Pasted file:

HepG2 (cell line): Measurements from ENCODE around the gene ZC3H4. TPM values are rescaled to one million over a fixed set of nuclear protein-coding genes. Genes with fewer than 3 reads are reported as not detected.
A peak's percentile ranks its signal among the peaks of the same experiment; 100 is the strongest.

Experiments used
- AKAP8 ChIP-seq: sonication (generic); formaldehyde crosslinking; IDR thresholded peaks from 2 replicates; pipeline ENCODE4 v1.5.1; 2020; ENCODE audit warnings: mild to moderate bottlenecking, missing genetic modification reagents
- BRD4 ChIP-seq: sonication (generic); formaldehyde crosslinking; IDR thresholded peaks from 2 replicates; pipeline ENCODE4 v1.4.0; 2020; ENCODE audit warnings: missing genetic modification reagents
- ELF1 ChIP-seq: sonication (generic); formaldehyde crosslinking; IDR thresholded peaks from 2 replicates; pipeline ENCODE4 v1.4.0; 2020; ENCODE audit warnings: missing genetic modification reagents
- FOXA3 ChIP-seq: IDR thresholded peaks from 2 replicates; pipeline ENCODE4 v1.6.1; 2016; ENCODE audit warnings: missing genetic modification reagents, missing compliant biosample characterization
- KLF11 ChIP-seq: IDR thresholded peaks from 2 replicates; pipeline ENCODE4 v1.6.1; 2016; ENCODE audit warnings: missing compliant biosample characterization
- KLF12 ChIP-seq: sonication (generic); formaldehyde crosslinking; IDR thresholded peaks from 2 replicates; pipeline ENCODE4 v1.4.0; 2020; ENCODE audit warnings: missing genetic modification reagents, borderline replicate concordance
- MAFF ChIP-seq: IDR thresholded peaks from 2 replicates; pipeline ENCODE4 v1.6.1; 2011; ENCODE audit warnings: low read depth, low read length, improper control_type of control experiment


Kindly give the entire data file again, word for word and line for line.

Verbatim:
HepG2 (cell line): Measurements from ENCODE around the gene ZC3H4. TPM values are rescaled to one million over a fixed set of nuclear protein-coding genes. Genes with fewer than 3 reads are reported as not detected.
A peak's percentile ranks its signal among the peaks of the same experiment; 100 is the strongest.

Experiments used
- AKAP8 ChIP-seq: sonication (generic); formaldehyde crosslinking; IDR thresholded peaks from 2 replicates; pipeline ENCODE4 v1.5.1; 2020; ENCODE audit warnings: mild to moderate bottlenecking, missing genetic modification reagents
- BRD4 ChIP-seq: sonication (generic); formaldehyde crosslinking; IDR thresholded peaks from 2 replicates; pipeline ENCODE4 v1.4.0; 2020; ENCODE audit warnings: missing genetic modification reagents
- ELF1 ChIP-seq: sonication (generic); formaldehyde crosslinking; IDR thresholded peaks from 2 replicates; pipeline ENCODE4 v1.4.0; 2020; ENCODE audit warnings: missing genetic modification reagents
- FOXA3 ChIP-seq: IDR thresholded peaks from 2 replicates; pipeline ENCODE4 v1.6.1; 2016; ENCODE audit warnings: missing genetic modification reagents, missing compliant biosample characterization
- KLF11 ChIP-seq: IDR thresholded peaks from 2 replicates; pipeline ENCODE4 v1.6.1; 2016; ENCODE audit warnings: missing compliant biosample characterization
- KLF12 ChIP-seq: sonication (generic); formaldehyde crosslinking; IDR thresholded peaks from 2 replicates; pipeline ENCODE4 v1.4.0; 2020; ENCODE audit warnings: missing genetic modification reagents, borderline replicate concordance
- MAFF ChIP-seq: IDR thresholded peaks from 2 replicates; pipeline ENCODE4 v1.6.1; 2011; ENCODE audit warnings: low read depth, low read length, improper control_type of control experiment